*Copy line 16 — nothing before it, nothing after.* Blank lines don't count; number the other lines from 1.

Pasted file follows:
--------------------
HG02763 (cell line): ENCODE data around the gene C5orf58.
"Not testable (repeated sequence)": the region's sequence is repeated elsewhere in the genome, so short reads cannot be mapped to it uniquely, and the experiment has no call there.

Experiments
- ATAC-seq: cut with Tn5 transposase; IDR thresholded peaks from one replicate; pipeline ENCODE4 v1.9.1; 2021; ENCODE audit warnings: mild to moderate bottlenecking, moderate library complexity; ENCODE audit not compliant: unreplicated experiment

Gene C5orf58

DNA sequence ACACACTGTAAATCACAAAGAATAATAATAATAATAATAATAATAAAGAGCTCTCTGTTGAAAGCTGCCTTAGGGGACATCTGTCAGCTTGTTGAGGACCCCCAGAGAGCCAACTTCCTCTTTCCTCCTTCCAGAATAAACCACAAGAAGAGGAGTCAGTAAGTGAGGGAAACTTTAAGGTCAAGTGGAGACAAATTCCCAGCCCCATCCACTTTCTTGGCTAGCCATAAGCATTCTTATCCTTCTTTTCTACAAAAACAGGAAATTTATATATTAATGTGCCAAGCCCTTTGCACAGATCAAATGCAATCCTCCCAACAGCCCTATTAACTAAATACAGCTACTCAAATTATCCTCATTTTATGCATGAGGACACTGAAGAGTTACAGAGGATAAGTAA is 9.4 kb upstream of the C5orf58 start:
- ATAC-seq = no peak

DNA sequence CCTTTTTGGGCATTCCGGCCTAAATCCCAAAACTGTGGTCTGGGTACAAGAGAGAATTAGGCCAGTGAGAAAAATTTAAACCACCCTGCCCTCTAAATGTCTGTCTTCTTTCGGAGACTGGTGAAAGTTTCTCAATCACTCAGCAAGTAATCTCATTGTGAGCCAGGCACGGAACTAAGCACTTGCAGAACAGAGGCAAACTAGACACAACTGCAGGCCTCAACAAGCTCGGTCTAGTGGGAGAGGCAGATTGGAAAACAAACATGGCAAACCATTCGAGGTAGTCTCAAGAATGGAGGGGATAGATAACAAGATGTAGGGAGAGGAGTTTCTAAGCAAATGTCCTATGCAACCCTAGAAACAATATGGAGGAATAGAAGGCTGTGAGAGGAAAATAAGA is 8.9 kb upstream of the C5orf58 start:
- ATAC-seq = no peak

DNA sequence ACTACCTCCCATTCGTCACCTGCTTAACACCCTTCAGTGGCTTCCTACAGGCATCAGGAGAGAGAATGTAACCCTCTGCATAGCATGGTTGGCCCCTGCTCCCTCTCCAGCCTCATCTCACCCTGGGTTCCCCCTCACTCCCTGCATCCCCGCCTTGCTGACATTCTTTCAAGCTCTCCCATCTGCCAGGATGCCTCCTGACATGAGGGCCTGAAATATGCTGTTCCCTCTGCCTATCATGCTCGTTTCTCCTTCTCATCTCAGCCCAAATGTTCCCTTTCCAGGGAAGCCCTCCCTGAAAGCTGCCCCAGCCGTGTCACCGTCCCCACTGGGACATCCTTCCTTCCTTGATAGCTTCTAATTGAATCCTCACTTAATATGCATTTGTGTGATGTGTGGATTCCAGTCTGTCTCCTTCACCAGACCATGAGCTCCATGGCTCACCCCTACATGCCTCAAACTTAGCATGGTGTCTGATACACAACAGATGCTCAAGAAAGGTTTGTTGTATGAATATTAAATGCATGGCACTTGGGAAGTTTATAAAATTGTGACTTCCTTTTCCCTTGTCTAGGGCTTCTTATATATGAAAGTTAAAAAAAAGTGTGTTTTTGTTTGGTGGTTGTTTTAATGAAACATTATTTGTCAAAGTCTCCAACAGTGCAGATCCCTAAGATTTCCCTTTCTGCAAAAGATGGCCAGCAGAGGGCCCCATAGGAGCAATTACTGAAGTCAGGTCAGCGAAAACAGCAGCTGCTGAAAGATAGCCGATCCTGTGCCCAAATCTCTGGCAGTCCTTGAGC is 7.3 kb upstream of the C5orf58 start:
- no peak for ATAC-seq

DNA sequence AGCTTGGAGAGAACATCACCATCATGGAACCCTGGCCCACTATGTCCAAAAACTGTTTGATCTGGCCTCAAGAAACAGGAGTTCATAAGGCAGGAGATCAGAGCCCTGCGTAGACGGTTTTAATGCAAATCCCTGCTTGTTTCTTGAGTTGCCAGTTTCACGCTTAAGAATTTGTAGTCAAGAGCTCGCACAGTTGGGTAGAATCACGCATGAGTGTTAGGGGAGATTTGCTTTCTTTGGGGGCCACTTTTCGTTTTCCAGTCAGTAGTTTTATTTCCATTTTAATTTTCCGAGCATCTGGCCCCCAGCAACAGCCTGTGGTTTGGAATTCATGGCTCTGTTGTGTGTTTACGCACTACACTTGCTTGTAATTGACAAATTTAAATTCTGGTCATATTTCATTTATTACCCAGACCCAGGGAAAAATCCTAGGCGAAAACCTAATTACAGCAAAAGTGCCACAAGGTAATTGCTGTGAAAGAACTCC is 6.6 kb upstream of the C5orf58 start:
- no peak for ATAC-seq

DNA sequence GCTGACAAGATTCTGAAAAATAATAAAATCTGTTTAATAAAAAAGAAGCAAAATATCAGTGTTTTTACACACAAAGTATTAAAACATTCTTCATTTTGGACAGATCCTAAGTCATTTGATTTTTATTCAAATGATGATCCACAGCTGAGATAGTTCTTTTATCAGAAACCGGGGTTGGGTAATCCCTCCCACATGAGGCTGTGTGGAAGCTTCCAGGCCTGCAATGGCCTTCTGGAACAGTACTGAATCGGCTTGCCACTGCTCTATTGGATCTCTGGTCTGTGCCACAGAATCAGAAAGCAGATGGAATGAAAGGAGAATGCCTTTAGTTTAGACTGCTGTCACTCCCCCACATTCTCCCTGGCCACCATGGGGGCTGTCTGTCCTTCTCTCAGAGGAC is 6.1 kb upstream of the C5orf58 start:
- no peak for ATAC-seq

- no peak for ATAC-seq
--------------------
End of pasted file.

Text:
- no peak for ATAC-seq